HE THOUGHT HE'D SEEN IT ALL . . .
The rogue's life has been good to William Somerhall: He has his fortune, his racehorses, and his freedom. Then he moves in with his mother. It seems the eccentric Dowager Duchess of Worth has been barely skirting social disaster-assisted by one Miss Jenna Hughes, who is far too bright and beautiful to be wasting her youth as a paid companion. Now home to keep his mother from ruin, William intends to learn what's afoot by keeping his friends close-and the tempting Miss Hughes closer still.
. . . UNTIL HE MEETS HER
He's tall, dark, and damnably intelligent-unfortunately for Jenna. She and the duchess are in the "redistribution business," taking from the rich and giving to the poor, and it's going great - until he shows up. But even as William plots to make an honest woman out of her, Jenna will use all her wiles to reveal just how bad a rogue he can be . . .
Bowen's impish sense of humor is expressed by lively, entertaining characters in this wickedly witty Regency. Eleanor, Dowager Duchess of Worth, and her comely young companion, Jenna Hughes, are left to their own devices by the duchess's son, William. They concoct a delightful, devious, and quite illegal scheme to tip the scales of social justice by swindling money from the overstuffed pockets of the wealthy and using it to pay off the nobles' accounts with hardworking merchants. Their clever conspiracy is humming along quite nicely until William decides to put his philandering ways on temporary hold and pay attention to what the women are up to. Jenna makes a last-ditch effort to throw him off the scent via a hasty seduction; she succeeds, but William soon redoubles his efforts to uncover her secret. This is pure romantic fun in the con-game comedy vein.
A fun, surprisingly deep and wholly enjoyable story.
A deceptively titled story leads readers to expect a light and fluffy read, when what is truly between these pages is surprisingly laden with depth and social awareness, a Robin Hood like story of supporting the downtrodden despite the titled positions of the protagonists. William is the Duke of Worth, and completely involved in following his own desires. Racehorses, wealth and a title keep him busy, with few concerns of society’s censure, but whispers of his mother’s increasing eccentricities are causing him worry.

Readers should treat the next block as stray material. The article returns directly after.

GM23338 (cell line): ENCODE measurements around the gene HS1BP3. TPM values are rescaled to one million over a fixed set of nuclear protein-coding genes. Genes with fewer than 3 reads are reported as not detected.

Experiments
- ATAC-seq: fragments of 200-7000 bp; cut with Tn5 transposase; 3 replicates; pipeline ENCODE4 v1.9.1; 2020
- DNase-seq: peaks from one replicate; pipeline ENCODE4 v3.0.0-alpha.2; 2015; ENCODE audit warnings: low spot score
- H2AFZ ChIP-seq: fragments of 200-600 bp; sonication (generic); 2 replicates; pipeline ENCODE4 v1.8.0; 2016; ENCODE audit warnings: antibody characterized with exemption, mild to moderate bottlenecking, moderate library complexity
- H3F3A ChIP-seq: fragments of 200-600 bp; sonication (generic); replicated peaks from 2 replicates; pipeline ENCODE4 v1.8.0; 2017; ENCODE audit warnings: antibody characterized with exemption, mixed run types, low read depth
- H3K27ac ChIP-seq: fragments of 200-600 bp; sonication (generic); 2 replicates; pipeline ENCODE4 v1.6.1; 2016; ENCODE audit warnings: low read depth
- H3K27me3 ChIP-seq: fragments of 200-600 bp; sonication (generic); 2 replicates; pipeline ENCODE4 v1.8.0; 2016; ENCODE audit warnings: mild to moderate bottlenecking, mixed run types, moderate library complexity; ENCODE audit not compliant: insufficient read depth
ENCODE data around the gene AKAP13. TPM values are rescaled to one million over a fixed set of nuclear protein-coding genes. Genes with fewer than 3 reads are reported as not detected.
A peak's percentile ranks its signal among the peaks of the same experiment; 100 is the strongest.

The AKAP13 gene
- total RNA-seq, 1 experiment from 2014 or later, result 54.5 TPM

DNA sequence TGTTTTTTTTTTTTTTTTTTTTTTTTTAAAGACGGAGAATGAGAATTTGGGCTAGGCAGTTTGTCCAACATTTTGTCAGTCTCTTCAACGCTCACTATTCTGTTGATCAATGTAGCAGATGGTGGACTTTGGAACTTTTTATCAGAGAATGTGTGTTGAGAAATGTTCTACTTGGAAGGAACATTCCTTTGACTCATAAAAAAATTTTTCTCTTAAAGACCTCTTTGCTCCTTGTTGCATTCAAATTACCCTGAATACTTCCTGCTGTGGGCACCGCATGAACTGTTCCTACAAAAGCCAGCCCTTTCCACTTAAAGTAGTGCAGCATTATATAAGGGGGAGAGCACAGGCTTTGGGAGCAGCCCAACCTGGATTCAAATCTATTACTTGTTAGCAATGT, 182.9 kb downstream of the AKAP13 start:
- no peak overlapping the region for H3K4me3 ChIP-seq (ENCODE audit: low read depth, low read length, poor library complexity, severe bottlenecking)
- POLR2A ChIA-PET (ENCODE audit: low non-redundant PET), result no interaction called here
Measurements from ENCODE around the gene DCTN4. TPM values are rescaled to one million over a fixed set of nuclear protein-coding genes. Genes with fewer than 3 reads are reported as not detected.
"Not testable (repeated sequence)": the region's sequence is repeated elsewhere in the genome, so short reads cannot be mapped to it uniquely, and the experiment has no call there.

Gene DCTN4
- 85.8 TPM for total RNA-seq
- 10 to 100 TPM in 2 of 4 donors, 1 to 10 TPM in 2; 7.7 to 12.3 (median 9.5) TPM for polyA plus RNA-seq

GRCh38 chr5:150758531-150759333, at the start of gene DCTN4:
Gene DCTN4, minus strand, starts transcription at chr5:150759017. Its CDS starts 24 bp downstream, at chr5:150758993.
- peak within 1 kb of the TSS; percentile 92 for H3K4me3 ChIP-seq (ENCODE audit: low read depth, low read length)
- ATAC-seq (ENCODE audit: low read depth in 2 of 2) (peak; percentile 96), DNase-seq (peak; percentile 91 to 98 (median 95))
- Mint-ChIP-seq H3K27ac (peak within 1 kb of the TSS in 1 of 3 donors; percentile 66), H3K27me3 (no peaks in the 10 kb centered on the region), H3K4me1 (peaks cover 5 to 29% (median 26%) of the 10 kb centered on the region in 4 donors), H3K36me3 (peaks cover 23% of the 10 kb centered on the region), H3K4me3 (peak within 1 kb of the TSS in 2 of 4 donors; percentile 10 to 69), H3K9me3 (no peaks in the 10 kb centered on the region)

Jenna is the companion to the Dowager Duchess, Eleanor, and her dedication to Eleanor and their ‘business’ is complete. Eleanor’s life when her husband was alive was typical of the day: few options or rights, and she carefully cultivated the impression of a dutiful wife, slightly empty-headed, and pleasant, without ambitions. But years ago Eleanor started to cultivate a network of people willing to help her, and with Jenna, their plans are moving ahead full steam.
With Will’s appearance in residence in the dower house, and his determination to rein in his mother and her spending, the story moves from lighthearted banter and small subterfuge, as the wealth-redistribution plans of his mother and her companion come clear. Despite his shock at the unusual philanthropy, what bothers Will more is the fact of Jenna, and his inability to not be attracted to her.
Slowly their attraction builds and is displayed with their interactions: banter, humor and the realization that they are meant for one another. While the story starts as a lighthearted romp, as the lack of recompense the merchants and commoners have when they are refused payment from the titled classes that have used their services. The social conventions, inequities, and lack of balance in society is made clearer to Will, and he soon understands his mother’s mission, and admires Jenna’s determination and ability to ‘manage’ her wishes. A fun, surprisingly deep and wholly enjoyable story.
I received an eArc copy of the title from the publisher via NetGalley for purpose of honest review. I was not compensated for this review: all conclusions are my own responsibility.
I thoroughly enjoyed this book